Carnival tradition in Germany

Today is Rose Monday, one of the most important Carnival days. The best known Carnival cities are Rio de Janeiro (Brazil), Venice (Italy) and Cologne (Germany). The important center of German Carnival is the Rhineland. But also in many other German regions the time before the Christian six-week Lent is celebrated very cheerfully.


Where does this tradition come from? Some people connect the carnival with ancient Mesopotamian, Greek, Egyptian, Roman, Celtic or Germanic feasts. But these were festive days to celebrate gods or the awakening of the nature in spring. What is similar are colorful parades (Rome), showers of roses (Rome), masks (Celts) and the principle of equality (Mesopotamia and Rome). But most researcher doubt in these ancient celebrations being the origin of the Christian carnival. More likely seems the start of it during the emergence of the Christian Lent. Pope Gregory the Great (590–604) decided that fasting would start on Ash Wednesday. The whole carnival event was set before the fasting and there was also the custom that the ruling class would be mocked using masks and disguises. The word „Carnival“ may be composed by the Latin word „carne“ (meat) and „levare“ or „vale“ (good bye).


The worldwide tradition is more common in areas with a large Roman Catholic presence. Carnival typically involves a parade combining some elements of a circus, masks and public street party. People wear masks during many such celebrations, an overturning of life’s normal things. There are different carnival cries in Germany. The most popular one is probably „Hellau“ – its origin is unknown.

By Sebastian Koppehel (Own work) [CC BY 4.0 (], via Wikimedia Commons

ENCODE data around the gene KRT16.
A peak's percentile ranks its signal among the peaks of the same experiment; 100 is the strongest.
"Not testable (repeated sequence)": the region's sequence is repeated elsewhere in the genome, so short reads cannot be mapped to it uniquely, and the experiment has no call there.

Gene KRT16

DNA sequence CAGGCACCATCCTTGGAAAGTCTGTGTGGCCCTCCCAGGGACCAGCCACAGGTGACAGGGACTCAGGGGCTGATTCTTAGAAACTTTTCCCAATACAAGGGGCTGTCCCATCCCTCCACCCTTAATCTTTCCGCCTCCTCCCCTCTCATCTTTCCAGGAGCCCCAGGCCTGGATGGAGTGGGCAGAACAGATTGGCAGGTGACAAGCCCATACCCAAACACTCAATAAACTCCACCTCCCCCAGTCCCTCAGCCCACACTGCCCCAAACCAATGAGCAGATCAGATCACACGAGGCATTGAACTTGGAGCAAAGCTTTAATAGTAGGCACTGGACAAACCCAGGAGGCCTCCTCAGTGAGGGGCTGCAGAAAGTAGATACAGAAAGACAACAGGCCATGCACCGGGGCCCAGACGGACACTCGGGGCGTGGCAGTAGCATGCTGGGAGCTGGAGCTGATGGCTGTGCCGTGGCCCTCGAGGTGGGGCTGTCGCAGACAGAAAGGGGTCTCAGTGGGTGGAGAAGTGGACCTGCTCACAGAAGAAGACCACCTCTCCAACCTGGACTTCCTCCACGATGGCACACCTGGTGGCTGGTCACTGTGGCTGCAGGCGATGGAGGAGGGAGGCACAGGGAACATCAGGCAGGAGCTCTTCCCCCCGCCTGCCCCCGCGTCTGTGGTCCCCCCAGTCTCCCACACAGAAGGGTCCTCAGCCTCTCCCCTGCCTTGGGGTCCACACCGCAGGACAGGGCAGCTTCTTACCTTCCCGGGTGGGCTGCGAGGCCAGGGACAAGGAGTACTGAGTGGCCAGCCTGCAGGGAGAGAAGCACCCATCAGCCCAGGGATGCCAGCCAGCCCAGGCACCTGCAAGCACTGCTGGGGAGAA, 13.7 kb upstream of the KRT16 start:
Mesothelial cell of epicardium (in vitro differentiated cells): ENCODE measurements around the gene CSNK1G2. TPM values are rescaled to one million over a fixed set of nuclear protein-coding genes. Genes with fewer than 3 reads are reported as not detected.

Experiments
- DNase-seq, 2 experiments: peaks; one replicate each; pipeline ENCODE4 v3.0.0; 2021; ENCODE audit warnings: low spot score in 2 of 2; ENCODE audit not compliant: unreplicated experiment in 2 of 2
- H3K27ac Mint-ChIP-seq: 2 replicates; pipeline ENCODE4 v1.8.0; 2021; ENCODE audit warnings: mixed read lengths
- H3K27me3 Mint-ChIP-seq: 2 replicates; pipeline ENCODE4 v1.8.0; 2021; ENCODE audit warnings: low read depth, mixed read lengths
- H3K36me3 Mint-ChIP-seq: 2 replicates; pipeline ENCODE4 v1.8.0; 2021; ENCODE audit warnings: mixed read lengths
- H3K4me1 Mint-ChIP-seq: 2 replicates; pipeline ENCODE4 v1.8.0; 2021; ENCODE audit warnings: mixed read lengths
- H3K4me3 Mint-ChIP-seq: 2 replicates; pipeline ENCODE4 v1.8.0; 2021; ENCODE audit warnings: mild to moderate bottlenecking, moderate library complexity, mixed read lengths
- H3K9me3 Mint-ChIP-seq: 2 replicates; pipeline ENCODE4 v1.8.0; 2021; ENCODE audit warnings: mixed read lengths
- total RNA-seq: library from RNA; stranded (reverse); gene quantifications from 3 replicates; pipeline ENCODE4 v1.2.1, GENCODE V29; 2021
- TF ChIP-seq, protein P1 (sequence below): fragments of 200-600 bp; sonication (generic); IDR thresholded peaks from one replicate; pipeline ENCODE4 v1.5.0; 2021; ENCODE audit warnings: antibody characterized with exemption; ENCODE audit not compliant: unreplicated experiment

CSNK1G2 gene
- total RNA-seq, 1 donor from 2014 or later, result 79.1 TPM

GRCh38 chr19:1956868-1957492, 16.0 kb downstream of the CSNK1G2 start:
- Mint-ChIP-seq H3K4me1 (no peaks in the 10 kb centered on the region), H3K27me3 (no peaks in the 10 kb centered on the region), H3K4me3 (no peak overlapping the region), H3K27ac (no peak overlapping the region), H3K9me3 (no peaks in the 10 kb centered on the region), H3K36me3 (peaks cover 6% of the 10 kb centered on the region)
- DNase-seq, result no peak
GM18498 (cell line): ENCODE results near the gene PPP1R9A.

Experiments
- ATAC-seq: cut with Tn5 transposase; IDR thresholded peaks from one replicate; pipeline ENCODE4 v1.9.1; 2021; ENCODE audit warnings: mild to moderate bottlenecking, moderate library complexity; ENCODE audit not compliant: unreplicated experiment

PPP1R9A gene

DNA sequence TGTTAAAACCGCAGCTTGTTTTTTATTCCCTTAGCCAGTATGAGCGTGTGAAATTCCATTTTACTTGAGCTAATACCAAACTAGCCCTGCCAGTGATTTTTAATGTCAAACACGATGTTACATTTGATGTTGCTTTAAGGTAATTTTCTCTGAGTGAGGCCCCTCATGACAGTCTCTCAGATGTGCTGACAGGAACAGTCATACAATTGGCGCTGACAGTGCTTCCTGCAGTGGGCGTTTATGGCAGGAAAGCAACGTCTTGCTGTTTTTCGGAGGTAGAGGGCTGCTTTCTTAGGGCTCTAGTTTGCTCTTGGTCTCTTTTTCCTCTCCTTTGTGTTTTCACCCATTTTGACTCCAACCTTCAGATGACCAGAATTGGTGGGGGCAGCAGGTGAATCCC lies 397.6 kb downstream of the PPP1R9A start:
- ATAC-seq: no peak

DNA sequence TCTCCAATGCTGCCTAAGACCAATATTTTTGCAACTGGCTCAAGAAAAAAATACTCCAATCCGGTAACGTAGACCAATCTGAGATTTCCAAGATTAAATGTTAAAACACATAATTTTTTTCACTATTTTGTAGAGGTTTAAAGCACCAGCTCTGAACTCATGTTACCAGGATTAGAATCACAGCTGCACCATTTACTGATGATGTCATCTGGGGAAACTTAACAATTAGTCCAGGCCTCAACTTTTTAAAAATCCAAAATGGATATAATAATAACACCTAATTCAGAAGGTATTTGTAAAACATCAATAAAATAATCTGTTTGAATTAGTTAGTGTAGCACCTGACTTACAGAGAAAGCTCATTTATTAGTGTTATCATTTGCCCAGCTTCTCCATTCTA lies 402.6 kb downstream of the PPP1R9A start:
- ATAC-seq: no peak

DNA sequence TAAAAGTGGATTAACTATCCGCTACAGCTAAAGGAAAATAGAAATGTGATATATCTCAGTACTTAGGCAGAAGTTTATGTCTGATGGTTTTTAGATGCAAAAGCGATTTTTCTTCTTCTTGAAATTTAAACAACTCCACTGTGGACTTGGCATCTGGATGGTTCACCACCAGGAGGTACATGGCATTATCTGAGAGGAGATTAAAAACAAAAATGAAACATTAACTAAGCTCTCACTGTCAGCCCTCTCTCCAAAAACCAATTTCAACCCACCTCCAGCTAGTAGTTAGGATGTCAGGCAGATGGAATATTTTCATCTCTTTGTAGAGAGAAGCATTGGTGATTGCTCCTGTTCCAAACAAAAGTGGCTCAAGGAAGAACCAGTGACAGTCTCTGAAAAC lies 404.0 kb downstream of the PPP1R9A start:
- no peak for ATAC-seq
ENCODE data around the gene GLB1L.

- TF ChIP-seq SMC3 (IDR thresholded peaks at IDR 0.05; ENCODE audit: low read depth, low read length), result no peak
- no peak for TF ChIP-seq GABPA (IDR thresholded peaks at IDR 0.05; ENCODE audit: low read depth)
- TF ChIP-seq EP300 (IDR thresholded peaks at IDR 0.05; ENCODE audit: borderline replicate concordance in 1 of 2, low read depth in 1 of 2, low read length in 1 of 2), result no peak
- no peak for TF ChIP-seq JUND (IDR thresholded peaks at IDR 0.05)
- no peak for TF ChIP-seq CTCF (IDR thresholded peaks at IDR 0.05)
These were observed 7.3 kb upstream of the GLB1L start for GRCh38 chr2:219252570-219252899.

In many German regions, the Carnival season starts on 11/11 at 11:11 a.m. This dates back to celebrations before the Advent season or with harvest celebrations of St. Martin’s Day.  I remember that date because at primary school in my home village Röderau, we always started a cross-country running at exactly this time. It was obligatory, but at the end of the course each runner got a Berliner Pfannkuchen (similar to a doughnut with no central hole but, with a jam filling) made by the world’s best village bakery 😉 This bakery always made one Pfannkuchen with mustard instead of jam and everybody was half scared (because it was disgusting) and half excited (because it meant luck for one year) who would get the mustard Pfannkuchen.

[[File-Karnevalswagen Kardinal Meisner 2005.jpg|thumb|Karnevalswagen Kardinal Meisner 2005]]

The most active Carnival week begins on the Thursday before Ash Wednesday, with parades during the weekend, and finishes at midnight before Ash Wednesday, with the main festivities occurring around Rose Monday (Rosenmontag). This time is also called the „Fifth Season“. The parades are marked by  floats, walking bands, dancing formations, costumes, masks and showers of sweets and confetti. The floats demonstrate often in a satirical way famous persons and events of the last year.


The „Funkengarde“ plays an important role. It’s a guard of young men wearing uniforms  in eye-catching colors (to be understood as a persiflage). Besides there are dancing female guards of so called „Funkenmariechen“ (Funken Marys). Their typical outfits are composed of tricorn, a short dress in the guard’s or club’s colors, and boots. Guard dance is a special dance style characterized by march dance, ballet elements, varying pictures (diagonals, semicircles, Vs, etc.) and acrobatic (split, cartwheel, etc.). Very important is synchronism and precision.


I come from a protestant German region. Luther’s Reformation put into question the Lent before Eastern. That is why customs related to the Lent – like Carnival – became more and more unimportant in these regions. There were a few Carnival celebrations, but it was smaller and shorter than in Roman Catholic areas. Nevertheless, the TV is broadcasting many many Carnival shows especially from the Rhineland, so the excitement for it grows in the protestant regions, too. I’m sure Carnival will grow in the next 10 years as did Halloween in Germany in the past. And therefore I conclude my post with a threefold Hellau – Hellau – Hellau!


Most pictures: Peter Eichardt | Ascherslebener Carnevalsclub

By Leonard Bentley from Iden, East Sussex, UK (Iden) [CC BY-SA 2.0 (], via Wikimedia Commons

Atmosfair – website for CO₂ offset